3.1 Why jute? Why Dundee?
To British people in 1900 – and for long afterwards – Dundee was associated with one product: jute. Dundee was ‘Juteopolis’ – synonymous with its main industry. This association of place and product was not unusual. We still link Clydebank with ships, Sheffield with steel, Stoke-on-Trent with pottery, even if such industries have now dwindled to a fraction of their former size or disappeared completely. Such associations reflect the extent of regional specialisation in Britain in the industrial era. But Dundee’s association with jute was an unusually close one. Throughout the late nineteenth century, over half of Dundee’s workforce worked in the textile sector, which, from the 1860s on, was dominated by jute (Rodger, 1985, p. 37). The industry was also extremely concentrated. Raw jute was produced in significant quantities in only one region of the world: the deltas of the Ganges and Brahmaputra rivers in Bengal in India (see Figures 1 and 2, below). And for a short period – long finished by 1900 – Dundee and the surrounding district had a near monopoly on its manufacture. As a local merchant put it ‘Dundee supplied the whole world’.
This achievement was all the more astonishing considering the distances involved. Even after the completion of the Suez Canal in 1869, Calcutta (Kolkata), the main city and port of Bengal, was over 9000 miles from Dundee. Nor was the jute industry unimportant: as world trade grew in the nineteenth century it became an essential commodity. Jute was the cheapest of fibres, but it was tough. As such it was the ideal packing material. Jute bagging and jute sacks were used to carry cotton from the American South, grain from the Great Plains and Argentina, coffee from the East Indies and Brazil, wool from Australia, sugar from the Caribbean and nitrates from Chile. How did Dundee come to play such an important role?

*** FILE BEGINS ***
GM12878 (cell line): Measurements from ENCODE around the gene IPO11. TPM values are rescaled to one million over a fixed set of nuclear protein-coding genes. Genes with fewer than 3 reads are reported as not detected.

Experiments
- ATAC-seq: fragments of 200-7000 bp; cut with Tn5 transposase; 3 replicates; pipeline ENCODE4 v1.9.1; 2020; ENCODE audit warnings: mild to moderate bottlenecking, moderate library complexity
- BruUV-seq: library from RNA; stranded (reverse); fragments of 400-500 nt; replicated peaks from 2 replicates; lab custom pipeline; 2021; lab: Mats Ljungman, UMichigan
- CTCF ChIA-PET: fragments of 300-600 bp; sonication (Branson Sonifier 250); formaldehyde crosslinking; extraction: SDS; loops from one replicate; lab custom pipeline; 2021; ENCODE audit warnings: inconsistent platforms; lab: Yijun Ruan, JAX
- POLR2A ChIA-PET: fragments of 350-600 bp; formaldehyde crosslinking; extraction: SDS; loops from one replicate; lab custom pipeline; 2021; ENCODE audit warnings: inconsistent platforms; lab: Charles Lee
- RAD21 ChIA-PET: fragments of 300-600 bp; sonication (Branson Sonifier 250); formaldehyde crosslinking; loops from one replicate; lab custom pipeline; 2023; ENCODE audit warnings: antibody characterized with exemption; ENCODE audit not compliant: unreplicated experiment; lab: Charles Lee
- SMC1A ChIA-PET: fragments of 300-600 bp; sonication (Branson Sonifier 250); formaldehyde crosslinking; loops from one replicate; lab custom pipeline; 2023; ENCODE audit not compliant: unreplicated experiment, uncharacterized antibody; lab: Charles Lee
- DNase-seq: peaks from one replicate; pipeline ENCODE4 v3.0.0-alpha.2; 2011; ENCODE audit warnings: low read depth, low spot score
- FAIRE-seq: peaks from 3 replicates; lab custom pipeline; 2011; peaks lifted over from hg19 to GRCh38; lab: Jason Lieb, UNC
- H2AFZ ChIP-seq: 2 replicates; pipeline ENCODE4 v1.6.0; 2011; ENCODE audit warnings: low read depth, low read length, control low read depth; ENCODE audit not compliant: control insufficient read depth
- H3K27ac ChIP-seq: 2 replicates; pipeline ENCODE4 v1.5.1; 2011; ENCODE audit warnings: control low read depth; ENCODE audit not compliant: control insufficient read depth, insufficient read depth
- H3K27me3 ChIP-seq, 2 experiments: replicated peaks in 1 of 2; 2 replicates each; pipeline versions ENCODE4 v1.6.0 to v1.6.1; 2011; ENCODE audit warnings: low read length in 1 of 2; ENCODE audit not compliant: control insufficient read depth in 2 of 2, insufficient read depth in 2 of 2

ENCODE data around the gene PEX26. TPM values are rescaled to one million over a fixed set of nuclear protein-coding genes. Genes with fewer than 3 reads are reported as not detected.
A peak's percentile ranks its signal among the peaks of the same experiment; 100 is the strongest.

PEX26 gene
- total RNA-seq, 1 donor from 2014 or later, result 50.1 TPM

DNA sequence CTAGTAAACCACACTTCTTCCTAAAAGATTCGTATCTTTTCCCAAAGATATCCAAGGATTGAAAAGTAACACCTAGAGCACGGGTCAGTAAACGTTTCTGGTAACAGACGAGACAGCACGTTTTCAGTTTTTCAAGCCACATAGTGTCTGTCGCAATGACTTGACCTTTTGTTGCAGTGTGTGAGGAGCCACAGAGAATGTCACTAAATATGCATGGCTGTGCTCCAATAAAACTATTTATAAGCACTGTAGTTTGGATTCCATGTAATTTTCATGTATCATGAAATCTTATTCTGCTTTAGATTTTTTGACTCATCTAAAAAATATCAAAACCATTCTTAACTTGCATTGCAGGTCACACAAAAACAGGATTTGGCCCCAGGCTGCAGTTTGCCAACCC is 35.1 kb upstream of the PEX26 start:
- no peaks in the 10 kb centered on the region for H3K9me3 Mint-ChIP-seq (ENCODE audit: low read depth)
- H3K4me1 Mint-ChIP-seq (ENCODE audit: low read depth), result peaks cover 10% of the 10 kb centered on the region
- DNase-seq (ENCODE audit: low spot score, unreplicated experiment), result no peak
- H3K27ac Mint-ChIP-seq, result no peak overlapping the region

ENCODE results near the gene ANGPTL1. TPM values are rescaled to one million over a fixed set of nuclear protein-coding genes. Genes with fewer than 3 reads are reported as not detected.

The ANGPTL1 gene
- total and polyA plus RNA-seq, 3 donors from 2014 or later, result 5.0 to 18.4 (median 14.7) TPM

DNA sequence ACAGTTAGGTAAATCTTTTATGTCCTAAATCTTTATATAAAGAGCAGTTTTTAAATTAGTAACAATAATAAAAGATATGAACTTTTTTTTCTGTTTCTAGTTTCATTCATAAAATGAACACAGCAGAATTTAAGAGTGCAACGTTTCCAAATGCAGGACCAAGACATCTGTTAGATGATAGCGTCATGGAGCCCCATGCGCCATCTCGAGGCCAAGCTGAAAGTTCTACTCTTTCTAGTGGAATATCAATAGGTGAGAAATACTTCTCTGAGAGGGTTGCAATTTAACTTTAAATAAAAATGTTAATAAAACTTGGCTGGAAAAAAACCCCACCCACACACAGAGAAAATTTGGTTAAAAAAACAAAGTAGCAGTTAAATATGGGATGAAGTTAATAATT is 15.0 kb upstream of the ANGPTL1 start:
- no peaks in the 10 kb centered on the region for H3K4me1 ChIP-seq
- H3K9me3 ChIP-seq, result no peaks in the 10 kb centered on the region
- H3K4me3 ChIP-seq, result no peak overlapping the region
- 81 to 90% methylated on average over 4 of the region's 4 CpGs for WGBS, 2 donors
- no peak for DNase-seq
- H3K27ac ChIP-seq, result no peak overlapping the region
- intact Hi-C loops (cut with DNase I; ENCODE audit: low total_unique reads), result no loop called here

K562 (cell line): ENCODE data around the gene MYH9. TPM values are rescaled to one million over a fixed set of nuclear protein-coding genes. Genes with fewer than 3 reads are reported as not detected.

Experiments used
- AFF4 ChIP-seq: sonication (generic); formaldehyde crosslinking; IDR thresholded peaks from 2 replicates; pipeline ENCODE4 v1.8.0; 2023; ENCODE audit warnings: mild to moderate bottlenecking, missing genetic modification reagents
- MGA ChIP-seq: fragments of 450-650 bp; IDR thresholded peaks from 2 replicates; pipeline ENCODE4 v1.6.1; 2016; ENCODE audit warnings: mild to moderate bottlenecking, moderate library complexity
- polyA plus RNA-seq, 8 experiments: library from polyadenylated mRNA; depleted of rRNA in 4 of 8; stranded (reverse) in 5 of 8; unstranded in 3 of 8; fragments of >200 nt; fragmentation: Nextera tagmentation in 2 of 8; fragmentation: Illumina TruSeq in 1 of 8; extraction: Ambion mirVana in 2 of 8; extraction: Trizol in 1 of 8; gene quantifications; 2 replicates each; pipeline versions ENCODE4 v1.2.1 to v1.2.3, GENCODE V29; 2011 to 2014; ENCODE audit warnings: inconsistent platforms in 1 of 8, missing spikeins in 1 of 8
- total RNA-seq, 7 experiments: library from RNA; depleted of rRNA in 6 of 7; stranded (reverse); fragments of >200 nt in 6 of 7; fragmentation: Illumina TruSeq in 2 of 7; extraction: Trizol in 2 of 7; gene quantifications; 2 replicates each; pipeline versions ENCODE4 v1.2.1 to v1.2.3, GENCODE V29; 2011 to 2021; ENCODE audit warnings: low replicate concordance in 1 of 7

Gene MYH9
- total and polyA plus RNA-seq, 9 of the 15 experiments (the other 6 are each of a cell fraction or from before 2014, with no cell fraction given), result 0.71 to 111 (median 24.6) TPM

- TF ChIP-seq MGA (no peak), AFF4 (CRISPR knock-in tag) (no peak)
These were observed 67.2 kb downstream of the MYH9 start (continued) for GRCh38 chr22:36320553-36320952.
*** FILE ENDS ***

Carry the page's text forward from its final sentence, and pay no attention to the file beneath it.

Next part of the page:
Activity 3 (optional)
Read ‘Booms and slumps in the Dundee textile industry’ from the Rachel Gibbons book referred to in the Introduction to this course. It is an extract from a book by Alexander Warden about industry in Dundee written during the first jute boom. Warden suggests some reasons for Dundee’s success. Read the extract now and answer the following questions:
- What great changes in the linen industry does he describe?
- To what does he attribute the success of the industry?
- Warden describes two important changes: the switch from handlooms to powerlooms and from flax to jute.
- In a word: war. He describes two booms and an intervening slump. In the 1850s, the Crimean War brought great prosperity to Dundee, but it was followed by a crash in 1857. The American Civil War brought renewed prosperity. Warden makes it clear that in both wars Dundee supplied both sides, even though in the Crimean War Britain was one of the combatants (and indeed its opponent was Russia, the source of much of the flax). In the American Civil War, the demand for linen was stimulated by a shortage of cotton as the North tried to block exports of raw cotton from the South to Lancashire. Warden has some concerns about this dependence on war (‘production was extended greatly beyond the legitimate wants of consumers’), but does not deny the benefits to the town.
We usually associate linen (which is made from flax) with fine textiles, but it was also used in coarse materials such as sailcloth and sacking, much in demand during wars. Traditionally, linen was the main textile industry in Scotland, particularly in Dundee and the surrounding counties which concentrated on coarser products. Enormous social tensions were created by the expansion and mechanisation of the textile industry. In every textile industry, spinning was the first process to be mechanised and this created a great demand for handloom weavers until powerloom weaving was perfected. The switch to powerloom weaving (as indeed the earlier switch to mill-spinning) came much later in linen than in cotton. Flax was not an easy fibre to work with and a great deal of experimentation was needed before the correct techniques were found. Successful adaptation was a combination of imitating machines seen elsewhere, careful observation and on-the-job adjustment (Miskell and Whatley, 1999, p. 183).